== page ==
Finished The Secret Adversary by Agatha Christie. This is the first novel in her Tommy and Tuppence series. Cousins and life long friends Tommy and Tuppence run into each other in London after World War I. Both are down on their luck. They devise a scheme to make money by offering their brains and legwork to anyone who might need it. And someone does. They are drawn into an international plot. They meet many people who are eager to help them, but whose loyalty is suspect. Their cleverness and quick thinking get them out of numerous scrapes and in almost losing each other, they realize their true feelings. This was a fun, quick, adventurous book.
Thursday, March 20, 2014
Finished Betsy's Wedding, the tenth and final book in Maud Hart Lovelace's Betsy-Tacy series. Betsy returns from her trip to Europe on the cusp of World War I. Joe is there to meet her at the dock. They have a lovely day together in New York City and Joe proposes. He wants to get married right away, but Betsy worries what her family will think of this idea. She returns to Minneapolis and breaks the news to them. They are skeptical of the rush, especially her father. But Joe soon arrives, secures himself a journalism post locally, and the two are quickly and happily wed.
Betsy enjoys most of her early attempts at housekeeping, with the exception of cooking. She has no experience or flair for it. On the one hand this is understandable since the "hired girl" Anna did most of this when Betsy was growing up. On the other hand, Betsy's father knows his way around the kitchen, hosting and preparing Sunday Night Lunch for all and sundry every week. It also seems odd to me that Betsy's mother and/or Anna left her so unprepared in this area. Betsy's friends Tacy and Tib can cook. But looking back over the series I do not remember Betsy lifting a finger in the kitchen. Needless to say, she has many failures, but Joe is patient and cheerful and is pretty good in the kitchen himself. With time and help Betsy learns her way and even has several "company dinners" in her repertoire.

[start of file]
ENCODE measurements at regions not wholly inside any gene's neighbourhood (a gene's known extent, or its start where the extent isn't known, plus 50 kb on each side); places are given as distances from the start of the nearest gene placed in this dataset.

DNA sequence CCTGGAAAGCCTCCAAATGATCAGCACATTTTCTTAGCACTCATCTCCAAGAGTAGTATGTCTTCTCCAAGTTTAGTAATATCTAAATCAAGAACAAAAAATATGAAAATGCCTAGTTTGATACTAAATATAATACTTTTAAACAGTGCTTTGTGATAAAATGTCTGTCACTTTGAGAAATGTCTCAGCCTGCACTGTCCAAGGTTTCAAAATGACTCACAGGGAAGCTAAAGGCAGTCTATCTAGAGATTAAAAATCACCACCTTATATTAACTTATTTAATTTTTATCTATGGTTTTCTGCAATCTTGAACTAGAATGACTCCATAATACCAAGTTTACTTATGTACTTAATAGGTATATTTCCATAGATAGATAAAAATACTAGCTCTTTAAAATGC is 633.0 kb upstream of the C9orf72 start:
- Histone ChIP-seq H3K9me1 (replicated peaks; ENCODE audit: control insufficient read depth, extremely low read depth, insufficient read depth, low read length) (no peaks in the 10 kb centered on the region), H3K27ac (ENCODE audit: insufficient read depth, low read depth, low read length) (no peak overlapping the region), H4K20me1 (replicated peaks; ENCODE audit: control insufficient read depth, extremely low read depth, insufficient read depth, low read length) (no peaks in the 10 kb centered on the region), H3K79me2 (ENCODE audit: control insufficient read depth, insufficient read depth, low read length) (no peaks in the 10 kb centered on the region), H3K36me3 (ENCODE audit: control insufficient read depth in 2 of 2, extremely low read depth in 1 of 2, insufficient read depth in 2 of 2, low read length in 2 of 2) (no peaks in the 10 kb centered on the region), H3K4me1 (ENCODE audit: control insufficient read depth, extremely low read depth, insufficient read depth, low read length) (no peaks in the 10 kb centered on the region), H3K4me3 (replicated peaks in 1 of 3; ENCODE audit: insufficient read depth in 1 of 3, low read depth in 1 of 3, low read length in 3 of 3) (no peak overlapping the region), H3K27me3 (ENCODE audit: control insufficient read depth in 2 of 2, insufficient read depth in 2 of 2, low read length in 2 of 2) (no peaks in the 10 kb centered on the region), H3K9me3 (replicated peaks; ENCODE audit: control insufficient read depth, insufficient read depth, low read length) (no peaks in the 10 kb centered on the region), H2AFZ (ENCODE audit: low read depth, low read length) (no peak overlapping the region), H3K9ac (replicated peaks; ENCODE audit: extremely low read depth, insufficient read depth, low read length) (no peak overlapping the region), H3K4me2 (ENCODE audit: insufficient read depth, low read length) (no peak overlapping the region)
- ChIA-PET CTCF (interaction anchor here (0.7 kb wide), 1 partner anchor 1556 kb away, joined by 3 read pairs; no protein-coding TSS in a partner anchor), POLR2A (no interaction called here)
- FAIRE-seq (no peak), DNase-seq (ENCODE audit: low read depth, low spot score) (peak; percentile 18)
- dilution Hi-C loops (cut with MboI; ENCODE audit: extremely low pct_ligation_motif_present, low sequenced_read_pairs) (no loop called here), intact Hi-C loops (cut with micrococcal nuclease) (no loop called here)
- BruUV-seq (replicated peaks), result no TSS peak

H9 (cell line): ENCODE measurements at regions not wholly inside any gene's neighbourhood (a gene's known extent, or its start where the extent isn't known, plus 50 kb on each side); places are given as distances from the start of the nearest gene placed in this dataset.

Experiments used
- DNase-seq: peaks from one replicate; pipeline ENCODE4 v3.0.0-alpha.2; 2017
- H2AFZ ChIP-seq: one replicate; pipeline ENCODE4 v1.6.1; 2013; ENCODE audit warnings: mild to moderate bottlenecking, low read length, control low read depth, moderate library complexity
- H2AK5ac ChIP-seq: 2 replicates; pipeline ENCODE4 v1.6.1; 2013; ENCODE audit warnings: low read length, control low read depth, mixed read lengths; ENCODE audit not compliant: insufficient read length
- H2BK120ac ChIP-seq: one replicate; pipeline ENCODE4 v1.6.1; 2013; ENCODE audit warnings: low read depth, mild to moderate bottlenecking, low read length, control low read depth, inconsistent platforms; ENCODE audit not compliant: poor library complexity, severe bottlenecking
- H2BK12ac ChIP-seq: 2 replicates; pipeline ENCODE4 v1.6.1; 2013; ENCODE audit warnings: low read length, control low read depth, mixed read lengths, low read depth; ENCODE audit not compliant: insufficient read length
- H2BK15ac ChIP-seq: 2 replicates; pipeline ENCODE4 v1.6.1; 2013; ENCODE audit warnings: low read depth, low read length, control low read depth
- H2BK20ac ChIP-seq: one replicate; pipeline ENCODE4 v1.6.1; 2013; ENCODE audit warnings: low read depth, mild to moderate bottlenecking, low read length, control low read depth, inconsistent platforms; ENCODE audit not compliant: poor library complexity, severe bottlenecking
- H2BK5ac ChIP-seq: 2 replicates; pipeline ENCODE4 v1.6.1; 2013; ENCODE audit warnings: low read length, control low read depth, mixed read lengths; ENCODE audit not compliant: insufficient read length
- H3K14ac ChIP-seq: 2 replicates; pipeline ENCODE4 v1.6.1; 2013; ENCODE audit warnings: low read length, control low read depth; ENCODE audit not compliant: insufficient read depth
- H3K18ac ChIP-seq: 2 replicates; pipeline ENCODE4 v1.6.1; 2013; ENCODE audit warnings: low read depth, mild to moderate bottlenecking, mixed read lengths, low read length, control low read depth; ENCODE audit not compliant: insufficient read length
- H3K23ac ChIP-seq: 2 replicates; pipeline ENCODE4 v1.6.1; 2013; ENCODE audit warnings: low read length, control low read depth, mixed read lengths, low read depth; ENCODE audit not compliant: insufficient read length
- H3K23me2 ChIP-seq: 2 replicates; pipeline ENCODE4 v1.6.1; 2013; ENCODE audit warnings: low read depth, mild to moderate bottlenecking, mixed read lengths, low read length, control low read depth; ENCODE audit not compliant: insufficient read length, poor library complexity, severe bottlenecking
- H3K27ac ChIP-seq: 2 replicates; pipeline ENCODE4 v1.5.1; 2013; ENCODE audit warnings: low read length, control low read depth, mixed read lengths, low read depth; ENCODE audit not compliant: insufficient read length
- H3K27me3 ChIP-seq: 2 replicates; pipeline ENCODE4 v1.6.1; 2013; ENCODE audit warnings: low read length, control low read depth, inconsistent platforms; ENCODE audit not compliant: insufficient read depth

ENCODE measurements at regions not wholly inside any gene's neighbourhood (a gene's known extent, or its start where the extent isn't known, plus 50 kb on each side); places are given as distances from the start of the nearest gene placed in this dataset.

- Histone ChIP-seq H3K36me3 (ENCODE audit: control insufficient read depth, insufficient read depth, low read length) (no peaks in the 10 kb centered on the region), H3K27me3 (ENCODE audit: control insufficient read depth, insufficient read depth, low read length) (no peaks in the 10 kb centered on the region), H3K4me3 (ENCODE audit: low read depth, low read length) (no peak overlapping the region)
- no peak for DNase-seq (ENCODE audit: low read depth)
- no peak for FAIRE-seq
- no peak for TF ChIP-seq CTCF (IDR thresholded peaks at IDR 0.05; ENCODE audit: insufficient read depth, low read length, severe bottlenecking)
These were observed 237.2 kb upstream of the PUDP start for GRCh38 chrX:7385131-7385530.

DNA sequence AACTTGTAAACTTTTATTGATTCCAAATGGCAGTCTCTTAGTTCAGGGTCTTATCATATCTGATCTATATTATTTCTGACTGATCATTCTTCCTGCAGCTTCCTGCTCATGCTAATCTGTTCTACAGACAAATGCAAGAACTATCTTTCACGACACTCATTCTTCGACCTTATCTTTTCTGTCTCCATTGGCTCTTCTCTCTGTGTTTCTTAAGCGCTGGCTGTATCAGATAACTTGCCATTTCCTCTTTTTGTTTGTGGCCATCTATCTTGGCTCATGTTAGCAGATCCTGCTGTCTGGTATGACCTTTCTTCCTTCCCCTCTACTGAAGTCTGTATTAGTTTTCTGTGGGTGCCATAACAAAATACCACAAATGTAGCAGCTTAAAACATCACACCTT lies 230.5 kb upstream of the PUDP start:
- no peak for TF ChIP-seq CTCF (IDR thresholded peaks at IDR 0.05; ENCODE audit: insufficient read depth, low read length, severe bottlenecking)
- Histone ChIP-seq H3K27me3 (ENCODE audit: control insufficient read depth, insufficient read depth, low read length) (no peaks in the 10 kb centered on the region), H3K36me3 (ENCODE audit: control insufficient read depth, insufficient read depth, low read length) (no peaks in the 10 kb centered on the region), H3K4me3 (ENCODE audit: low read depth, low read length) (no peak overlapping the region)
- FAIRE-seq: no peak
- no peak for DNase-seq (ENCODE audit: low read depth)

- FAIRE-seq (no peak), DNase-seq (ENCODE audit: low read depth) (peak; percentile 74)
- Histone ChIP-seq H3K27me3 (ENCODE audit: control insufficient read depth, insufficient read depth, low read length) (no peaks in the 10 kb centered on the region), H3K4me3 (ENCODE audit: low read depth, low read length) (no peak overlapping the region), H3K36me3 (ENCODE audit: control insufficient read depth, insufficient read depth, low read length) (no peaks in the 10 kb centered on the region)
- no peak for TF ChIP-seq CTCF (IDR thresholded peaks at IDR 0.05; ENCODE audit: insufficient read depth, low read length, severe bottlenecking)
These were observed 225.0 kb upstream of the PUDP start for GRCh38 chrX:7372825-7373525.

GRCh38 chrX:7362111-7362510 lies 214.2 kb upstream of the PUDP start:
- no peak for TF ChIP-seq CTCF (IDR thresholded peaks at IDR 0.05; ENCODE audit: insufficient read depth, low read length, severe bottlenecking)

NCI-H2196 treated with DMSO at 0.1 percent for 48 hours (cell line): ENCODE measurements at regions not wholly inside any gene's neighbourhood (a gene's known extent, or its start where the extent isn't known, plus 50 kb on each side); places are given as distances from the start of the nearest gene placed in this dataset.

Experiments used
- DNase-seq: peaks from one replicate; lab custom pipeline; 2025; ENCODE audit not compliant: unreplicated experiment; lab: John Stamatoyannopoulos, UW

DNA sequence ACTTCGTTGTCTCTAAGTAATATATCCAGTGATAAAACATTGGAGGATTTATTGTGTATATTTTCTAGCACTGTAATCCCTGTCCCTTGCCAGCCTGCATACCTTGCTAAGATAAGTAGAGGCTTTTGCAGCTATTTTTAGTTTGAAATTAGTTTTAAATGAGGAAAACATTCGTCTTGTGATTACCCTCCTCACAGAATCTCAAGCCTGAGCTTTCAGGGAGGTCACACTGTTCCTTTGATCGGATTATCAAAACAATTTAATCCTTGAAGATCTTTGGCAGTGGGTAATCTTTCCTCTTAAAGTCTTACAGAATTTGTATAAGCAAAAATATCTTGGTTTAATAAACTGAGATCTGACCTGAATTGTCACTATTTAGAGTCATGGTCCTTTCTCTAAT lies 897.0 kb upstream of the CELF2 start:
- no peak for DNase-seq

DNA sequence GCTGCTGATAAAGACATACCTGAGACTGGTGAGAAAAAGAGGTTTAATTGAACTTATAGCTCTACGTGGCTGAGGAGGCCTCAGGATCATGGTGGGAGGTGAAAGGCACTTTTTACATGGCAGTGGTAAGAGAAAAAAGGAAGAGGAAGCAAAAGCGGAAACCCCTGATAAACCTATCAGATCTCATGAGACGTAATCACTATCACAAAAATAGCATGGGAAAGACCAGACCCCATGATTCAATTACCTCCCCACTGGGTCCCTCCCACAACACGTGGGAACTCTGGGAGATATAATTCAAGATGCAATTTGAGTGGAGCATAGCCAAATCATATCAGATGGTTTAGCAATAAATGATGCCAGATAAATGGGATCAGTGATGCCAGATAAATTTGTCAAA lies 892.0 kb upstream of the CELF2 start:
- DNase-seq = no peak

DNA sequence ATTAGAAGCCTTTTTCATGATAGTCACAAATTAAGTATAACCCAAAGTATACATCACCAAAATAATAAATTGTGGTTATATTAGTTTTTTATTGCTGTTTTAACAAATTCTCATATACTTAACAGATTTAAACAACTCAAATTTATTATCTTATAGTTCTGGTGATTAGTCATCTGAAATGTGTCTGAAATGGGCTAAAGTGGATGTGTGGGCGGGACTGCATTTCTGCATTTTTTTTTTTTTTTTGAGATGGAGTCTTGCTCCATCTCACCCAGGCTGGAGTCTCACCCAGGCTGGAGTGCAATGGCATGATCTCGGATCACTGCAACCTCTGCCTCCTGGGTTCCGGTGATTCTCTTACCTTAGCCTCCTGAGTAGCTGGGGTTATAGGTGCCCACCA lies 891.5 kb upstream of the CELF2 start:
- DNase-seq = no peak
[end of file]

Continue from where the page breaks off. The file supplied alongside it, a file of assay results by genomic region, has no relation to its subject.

Betsy and Joe buy a little house and are so very happy in it. Joe works nights and Betsy adapts her own schedule to have meals and slumber with him. Their next challenge comes when Joe's Aunt who raised him decides to retire and sells her country home and store. She has nowhere to go. Although Betsy hates to give up their private little nest, she and Joe invite Aunt Ruth to come and live with them.
As always, I enjoyed this installment in the series. Betsy and Joe grapple with budgeting and family obligations, like any newly married couple. The book is cheerful, and interesting in context. I'm sorry the series is over, but there are three related books to read next, Carney's House Party, Emily of Deep Valley, and Winona's Pony Cart.
Monday, March 3, 2014
Finished The Farmer's Wife Sampler Quilt: 55 Letters and the 111 Blocks They Inspired. Once upon a time there was a magazine entitled The Farmer's Wife. Back in 1922 they asked their readership, "If you had a daughter of marriageable age, would you, in light of your own experience, have her marry a farmer?" The response was overwhelmingly positive.
Women wrote letters about the fresh food, clean living, fresh air, good books, recordings of fine music, games, etc. that occupied family evenings once all the chores were done. They saw farming as a noble profession and mentioned the many time and labor saving devices that had improved the lot of the farmer's wife. This book features many of these letters as well as quilt block patterns, that when sewn all together, comprise The Farmer's Wife Quilt. The letters are charming and uplifting. The illustrations and quilt block assembly instructions clear and easy to follow. The book also includes a CD with pattern templates for quilters to print and use. The cover and the illustrations show drab, dark fabrics. I cannot wait to make one of these quilts with bright, happy, vibrant fabrics.